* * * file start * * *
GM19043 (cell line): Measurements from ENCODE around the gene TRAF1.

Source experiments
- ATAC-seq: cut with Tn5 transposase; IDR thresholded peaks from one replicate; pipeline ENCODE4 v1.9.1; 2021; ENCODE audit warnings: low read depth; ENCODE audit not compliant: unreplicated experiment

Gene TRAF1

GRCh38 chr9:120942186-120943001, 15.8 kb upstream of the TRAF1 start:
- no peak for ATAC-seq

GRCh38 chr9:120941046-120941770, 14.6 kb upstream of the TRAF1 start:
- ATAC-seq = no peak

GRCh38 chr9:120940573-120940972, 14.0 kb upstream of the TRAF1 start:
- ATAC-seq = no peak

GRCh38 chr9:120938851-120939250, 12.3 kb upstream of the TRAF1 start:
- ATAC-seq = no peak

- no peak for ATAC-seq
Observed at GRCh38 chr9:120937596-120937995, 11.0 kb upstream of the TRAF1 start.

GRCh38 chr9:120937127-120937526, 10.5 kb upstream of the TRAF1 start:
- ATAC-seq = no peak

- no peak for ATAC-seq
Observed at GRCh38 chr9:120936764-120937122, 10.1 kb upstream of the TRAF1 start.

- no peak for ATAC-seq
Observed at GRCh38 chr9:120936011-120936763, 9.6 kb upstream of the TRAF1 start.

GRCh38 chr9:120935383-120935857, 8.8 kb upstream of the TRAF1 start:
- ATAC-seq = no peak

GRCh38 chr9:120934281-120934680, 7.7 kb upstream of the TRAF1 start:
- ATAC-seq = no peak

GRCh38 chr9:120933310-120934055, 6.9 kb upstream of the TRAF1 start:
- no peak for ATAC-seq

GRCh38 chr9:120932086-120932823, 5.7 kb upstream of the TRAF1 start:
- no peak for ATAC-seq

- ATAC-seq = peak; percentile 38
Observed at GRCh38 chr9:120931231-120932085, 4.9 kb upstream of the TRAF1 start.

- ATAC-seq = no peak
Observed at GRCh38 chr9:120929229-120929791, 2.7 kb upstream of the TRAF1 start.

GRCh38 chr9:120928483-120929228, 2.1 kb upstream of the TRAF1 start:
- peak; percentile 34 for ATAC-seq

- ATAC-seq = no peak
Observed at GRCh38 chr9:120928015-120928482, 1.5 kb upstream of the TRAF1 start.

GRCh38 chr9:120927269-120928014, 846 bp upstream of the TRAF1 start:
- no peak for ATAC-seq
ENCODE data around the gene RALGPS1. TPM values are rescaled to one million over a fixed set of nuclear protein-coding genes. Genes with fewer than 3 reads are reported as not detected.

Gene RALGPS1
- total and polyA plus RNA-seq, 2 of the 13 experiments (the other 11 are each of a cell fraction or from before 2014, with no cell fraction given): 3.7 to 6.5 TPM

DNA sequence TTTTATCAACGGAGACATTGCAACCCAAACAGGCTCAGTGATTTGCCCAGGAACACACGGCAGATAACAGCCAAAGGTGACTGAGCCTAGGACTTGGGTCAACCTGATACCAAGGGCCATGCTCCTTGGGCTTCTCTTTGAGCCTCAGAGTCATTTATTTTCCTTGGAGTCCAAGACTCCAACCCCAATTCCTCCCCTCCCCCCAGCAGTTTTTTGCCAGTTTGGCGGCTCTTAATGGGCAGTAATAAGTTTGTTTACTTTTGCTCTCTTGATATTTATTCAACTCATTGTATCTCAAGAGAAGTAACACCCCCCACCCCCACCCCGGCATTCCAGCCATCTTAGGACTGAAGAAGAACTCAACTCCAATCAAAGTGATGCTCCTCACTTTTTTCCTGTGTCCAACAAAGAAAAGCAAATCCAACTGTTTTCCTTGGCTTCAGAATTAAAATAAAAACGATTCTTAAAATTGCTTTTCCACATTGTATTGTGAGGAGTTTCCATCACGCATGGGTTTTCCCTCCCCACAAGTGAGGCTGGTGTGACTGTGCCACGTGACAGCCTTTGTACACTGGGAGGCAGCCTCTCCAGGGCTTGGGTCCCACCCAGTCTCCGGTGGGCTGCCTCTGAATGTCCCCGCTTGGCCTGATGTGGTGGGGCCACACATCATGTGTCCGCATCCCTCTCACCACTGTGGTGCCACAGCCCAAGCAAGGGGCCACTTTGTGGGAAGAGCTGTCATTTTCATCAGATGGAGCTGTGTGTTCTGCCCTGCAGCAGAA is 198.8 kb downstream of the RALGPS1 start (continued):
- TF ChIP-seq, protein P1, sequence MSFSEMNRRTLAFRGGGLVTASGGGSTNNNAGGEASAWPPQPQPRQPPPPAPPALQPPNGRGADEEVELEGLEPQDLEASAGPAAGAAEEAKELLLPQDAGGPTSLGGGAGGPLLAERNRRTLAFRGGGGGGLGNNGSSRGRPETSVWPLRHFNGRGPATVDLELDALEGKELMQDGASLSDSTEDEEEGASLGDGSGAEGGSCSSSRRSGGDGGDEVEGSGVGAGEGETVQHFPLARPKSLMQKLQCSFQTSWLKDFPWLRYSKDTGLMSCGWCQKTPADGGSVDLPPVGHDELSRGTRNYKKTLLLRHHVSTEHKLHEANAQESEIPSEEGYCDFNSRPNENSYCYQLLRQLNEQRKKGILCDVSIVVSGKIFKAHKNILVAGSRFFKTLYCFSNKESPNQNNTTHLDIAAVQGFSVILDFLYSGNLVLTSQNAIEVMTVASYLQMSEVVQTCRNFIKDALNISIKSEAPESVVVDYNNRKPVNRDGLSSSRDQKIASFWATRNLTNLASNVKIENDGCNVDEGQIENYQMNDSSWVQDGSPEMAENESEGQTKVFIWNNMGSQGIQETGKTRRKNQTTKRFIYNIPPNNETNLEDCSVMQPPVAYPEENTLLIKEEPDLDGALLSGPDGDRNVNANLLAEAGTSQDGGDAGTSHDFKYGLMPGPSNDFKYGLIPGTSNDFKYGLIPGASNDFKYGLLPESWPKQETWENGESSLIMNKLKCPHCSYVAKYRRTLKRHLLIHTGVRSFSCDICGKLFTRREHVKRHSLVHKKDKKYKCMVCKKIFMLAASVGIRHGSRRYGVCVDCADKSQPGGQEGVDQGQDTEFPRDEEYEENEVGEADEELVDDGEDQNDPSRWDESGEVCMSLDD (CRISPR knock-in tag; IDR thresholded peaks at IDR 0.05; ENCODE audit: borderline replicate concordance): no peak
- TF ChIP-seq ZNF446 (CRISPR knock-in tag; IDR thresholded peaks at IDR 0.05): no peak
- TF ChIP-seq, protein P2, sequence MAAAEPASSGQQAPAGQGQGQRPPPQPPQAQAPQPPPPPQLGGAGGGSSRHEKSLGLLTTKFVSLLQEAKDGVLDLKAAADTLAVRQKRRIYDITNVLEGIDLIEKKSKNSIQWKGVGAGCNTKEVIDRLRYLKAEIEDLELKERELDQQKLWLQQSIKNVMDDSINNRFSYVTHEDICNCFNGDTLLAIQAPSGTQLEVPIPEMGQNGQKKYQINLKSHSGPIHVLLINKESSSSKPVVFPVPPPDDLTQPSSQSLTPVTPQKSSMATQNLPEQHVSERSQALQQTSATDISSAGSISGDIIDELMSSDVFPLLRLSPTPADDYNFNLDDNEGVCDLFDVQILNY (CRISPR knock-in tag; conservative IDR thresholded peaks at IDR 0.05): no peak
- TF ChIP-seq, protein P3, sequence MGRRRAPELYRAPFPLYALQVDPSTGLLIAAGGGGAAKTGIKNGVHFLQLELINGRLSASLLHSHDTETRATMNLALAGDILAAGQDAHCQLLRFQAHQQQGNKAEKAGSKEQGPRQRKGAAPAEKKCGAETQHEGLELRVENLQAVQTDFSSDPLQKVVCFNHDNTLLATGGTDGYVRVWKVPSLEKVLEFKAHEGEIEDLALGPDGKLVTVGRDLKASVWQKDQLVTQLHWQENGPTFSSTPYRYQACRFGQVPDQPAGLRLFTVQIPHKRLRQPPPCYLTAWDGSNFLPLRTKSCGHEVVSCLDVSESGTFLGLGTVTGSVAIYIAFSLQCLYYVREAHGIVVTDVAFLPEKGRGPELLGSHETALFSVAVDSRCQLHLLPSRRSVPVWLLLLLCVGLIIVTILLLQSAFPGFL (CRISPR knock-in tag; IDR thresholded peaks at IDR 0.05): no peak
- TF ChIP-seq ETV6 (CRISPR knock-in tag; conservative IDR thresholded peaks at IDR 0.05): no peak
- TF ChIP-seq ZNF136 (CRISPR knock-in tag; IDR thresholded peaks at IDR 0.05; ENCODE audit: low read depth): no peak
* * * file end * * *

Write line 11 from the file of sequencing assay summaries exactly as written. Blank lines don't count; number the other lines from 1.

GRCh38 chr9:120938851-120939250, 12.3 kb upstream of the TRAF1 start: